As we approached Kami-Kumamoto station in the northern part of town I was accompanied by an elderly gentleman and we soon came to talk in somewhat broken English. I had offered to place his bag in the overhead compartment and it shocked him to the degree that he mourned the state of the manners of the young Japanese. Before he would get any incorrect notions about European people I quickly explained to him that we are all self-centered spoiled brats as well. Still, our meeting did inspire him as he told me that he must learn more English. From my limited run-ins with the Japanese I have also come to a similar conclusion; I'd need to learn at least some more Japanese. A little basic understading of spoken Japanese will get you a long way in this country, and it would be so much more rewarding. I have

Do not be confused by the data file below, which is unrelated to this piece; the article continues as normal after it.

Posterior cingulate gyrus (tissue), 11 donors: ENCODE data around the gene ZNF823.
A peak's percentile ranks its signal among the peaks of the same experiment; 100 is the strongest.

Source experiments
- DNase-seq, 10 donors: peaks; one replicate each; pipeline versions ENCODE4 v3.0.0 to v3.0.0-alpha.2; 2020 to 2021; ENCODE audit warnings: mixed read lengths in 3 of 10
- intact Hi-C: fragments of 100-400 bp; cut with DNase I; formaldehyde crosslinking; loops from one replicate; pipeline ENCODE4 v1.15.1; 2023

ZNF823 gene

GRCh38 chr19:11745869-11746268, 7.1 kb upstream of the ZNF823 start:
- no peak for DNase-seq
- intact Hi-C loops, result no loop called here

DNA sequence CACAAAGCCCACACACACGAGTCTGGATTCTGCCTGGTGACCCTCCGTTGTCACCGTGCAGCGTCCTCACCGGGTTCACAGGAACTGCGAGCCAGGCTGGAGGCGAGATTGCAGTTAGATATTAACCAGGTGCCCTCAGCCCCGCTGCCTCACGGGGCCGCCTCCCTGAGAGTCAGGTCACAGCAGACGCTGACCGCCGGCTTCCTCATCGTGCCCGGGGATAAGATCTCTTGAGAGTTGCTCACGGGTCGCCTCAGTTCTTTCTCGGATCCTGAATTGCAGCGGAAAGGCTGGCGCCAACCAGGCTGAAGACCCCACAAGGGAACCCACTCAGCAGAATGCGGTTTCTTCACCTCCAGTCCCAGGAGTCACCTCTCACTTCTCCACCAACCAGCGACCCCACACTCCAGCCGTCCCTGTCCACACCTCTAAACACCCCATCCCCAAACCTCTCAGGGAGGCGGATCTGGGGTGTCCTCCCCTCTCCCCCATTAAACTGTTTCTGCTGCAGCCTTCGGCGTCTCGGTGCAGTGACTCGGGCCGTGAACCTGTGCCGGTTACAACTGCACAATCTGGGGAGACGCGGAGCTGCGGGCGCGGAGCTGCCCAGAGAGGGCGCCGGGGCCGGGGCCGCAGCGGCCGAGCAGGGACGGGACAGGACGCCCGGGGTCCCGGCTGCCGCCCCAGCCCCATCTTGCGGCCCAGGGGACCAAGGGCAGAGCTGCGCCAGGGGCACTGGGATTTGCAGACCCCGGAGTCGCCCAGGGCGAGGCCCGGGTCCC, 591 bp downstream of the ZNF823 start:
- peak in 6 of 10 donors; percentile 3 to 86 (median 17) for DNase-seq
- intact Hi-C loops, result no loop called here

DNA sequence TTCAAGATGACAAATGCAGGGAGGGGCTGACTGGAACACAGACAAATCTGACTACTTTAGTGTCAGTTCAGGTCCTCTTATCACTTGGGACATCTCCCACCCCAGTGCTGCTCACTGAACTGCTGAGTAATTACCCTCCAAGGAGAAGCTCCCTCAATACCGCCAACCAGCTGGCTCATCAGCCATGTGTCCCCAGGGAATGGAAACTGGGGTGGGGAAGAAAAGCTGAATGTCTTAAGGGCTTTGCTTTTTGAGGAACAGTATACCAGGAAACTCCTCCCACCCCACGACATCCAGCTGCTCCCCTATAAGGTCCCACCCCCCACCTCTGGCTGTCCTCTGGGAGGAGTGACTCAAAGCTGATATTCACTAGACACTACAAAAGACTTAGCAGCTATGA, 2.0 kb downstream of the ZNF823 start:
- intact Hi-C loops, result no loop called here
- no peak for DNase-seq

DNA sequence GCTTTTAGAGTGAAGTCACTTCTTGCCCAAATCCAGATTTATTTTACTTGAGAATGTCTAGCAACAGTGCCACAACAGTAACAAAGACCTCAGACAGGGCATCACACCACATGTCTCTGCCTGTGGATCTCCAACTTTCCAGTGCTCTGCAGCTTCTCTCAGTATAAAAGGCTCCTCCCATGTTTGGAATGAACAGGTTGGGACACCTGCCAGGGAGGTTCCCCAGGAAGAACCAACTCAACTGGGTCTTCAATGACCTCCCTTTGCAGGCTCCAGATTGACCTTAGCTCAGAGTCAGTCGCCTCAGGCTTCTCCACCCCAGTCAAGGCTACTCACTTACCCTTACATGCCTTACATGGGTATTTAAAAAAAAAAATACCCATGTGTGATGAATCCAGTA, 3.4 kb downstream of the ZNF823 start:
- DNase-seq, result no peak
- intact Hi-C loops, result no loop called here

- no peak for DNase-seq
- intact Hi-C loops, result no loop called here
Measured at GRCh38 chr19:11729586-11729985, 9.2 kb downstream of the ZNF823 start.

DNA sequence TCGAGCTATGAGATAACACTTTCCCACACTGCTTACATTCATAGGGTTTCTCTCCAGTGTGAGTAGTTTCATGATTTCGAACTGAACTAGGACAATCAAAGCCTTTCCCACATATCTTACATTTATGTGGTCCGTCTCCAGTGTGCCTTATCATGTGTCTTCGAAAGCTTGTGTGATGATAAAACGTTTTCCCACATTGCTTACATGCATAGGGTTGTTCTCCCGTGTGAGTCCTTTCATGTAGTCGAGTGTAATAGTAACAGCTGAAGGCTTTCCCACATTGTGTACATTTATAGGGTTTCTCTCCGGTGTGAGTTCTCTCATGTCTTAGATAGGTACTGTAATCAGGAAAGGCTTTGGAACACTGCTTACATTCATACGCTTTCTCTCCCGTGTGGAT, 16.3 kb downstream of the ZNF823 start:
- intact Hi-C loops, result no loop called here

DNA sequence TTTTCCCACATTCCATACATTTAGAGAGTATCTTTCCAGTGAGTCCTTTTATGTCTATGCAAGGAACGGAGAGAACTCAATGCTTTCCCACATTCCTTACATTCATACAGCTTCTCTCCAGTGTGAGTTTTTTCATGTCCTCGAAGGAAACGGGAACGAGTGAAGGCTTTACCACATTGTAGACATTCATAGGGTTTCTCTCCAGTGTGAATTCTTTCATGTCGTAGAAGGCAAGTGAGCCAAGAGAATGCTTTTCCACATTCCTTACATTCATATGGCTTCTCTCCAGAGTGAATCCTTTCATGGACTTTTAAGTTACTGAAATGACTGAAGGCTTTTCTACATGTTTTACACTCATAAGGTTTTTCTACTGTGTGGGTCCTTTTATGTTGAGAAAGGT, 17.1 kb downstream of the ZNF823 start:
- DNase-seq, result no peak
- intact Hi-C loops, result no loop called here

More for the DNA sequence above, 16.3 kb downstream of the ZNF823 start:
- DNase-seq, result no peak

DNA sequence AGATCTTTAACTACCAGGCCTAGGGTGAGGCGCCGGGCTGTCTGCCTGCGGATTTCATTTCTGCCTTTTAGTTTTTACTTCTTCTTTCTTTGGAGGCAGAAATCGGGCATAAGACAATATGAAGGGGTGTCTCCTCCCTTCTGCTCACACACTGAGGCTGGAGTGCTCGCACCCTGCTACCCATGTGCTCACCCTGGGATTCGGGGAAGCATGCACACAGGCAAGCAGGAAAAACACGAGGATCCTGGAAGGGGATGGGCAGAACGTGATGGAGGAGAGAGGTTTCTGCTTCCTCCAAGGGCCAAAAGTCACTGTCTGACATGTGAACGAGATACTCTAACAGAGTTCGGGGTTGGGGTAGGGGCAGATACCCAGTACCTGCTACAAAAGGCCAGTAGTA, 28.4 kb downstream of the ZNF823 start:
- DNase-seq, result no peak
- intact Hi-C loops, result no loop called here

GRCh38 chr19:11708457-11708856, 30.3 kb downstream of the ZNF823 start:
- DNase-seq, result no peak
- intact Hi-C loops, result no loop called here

met a number of charming and curious people here where our language difficulties held us back. It would seem though, that most people understand more English than they feel comfortable to speak.
We came to talk about sumo (of course...) and time passed quickly while I showed him some of my favourite photos from last week. After a long and firm handshake we parted ways at Hakata station where he continued to the Nozomi ultra-fast shinkansen bound for Nara where he would take part in a ceremony at one of the many temples. And for me, no rest for the wicked. I hurried down the stairs to the subway and was soon at the entrance to my old cozy Monterey Le Sour hotel where I would spend my last night in this country. I arrived at 12.30, and of course check in wasn't until three pm, but it didn't bother me in the slightest as I just dumped my bags and headed out on town again. My destination; the Kokusai Center. Mission: Acquire an arena ticket. Price: Irrelevant.